Understand: one day, you are going to step out of day-to-day client work. When this happens, the quality of your work will be determined not just by the people who replace you, but equally by the systems and processes that govern them.
General thoughts on Fulfilment
- Decide which agency you want to be early on: templated VS bespoke. Templated = easier to deliver the work, lower price point, higher volume of sales needed. Bespoke = incredibly difficult to scale, higher price point, deep quality work. This is a rule of thumb, not gospel.
- If you lack operational chops, aim to hire somebody as soon as feasible or promote from within. I was a creative/strategic guy with little understanding of system and process creation, and it stunted the business growth. We found a brilliant operational manager, and it completely changed every facet of the business for the better, along with happier staff.
- Research agile methodology and workflows. You don’t have to implement them as they aren’t always ideal for managing an agency, but an understanding of SCRUM has helped me immensely in so many other projects and how humans work to deadlines.
3. People Management
Geez, this one needs a book written about the topic, not a few hundred words in an article!
The people you hire will make or break your agency and be responsible for carrying the baton as you move towards more “business-oriented” activities. It is absolutely critical that they are happy, fulfilled and feel as though they are progressing with your company.
I’ve probably hired around 35-40 people to date. Maybe 3 of those were bad hires, and apart from this year, we’ve retained the large majority of our staff since they started, which is impressive in a fiercely competitive environment.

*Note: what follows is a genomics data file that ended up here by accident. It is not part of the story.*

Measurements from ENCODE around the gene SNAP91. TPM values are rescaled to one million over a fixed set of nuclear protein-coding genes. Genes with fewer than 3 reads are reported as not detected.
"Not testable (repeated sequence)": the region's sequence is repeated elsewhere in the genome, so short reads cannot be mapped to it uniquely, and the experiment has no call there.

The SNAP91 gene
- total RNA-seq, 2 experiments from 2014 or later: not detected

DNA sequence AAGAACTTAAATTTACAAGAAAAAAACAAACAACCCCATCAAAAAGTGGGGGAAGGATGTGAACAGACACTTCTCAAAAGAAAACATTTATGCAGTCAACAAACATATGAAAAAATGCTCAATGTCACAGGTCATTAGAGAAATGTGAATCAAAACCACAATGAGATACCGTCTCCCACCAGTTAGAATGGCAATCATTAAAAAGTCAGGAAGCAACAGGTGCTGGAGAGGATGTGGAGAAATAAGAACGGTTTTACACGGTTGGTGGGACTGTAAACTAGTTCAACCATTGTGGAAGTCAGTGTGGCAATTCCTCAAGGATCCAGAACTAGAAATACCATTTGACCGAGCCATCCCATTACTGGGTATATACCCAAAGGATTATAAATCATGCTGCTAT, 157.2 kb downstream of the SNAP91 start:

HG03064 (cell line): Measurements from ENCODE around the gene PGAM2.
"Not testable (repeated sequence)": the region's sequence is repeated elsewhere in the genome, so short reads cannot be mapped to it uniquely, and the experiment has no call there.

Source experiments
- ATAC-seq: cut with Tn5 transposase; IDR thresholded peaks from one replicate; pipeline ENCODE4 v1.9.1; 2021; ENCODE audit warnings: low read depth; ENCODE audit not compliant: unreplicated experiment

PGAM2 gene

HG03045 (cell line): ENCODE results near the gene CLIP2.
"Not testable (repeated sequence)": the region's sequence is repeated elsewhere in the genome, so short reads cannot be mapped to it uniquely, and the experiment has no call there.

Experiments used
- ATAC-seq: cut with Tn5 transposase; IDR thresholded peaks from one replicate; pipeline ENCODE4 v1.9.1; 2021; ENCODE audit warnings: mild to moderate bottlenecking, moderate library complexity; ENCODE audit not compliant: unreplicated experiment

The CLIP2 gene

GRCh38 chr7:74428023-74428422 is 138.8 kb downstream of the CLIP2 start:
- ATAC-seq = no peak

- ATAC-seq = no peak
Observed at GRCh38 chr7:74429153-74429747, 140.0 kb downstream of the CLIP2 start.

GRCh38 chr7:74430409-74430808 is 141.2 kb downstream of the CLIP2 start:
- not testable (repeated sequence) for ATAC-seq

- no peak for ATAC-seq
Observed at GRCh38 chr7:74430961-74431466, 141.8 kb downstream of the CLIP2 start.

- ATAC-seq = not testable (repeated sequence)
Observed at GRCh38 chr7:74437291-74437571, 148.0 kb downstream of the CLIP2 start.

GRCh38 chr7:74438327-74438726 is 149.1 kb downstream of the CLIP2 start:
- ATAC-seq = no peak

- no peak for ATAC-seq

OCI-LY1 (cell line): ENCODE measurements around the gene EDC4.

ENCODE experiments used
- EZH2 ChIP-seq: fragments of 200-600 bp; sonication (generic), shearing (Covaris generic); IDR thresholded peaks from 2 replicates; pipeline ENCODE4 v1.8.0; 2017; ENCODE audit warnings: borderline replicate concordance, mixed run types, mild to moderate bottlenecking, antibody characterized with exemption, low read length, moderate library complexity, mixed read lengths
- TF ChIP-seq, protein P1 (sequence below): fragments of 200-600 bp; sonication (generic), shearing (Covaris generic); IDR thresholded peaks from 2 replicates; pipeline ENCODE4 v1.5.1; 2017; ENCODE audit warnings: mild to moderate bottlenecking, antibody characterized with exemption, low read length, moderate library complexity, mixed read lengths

This is an area I’ve been pretty strong in and other business owners have found my advice extremely helpful, so I feel comfortable going a bit deeper in this area as it’s also a part of the business I love.
Let me break it down into 4 key areas: Hiring, KPIs, Pay/Incentives and 1:1s.
First and foremost, hire for a positive attitude, above all else. Do not discard experience, but you need somebody who really wants to make a contribution and grow with you as the primary attribute when hiring somebody.
You should not hire somebody off the back of a good conversation. While it is a great indicator that they may be a good cultural fit, you should screen more diligently before sending them a contract.
Give the potential candidate a paid test on the skill they will be performing if they are to enter your company. Paying shows that you value their time upfront and should you not employ them, it doesn’t leave a bitter taste in the mouth of wasted time on the candidate's behalf. You will be able to gauge immediately if the experience in their CV/portfolio matches up with the quality of work they produce in the trial.
After this, ask them for references and follow up on them and actually speak to previous employers or people who know them. I never used to do this, but recently implemented it. A bad hire can cost your business a tremendous amount of money so it makes sense to take more time finding the right person.
Include a 90-day probationary period in their contract. This is fair for the employer and candidate as it ensures the working relationship is a good match and the motivations are right from the beginning.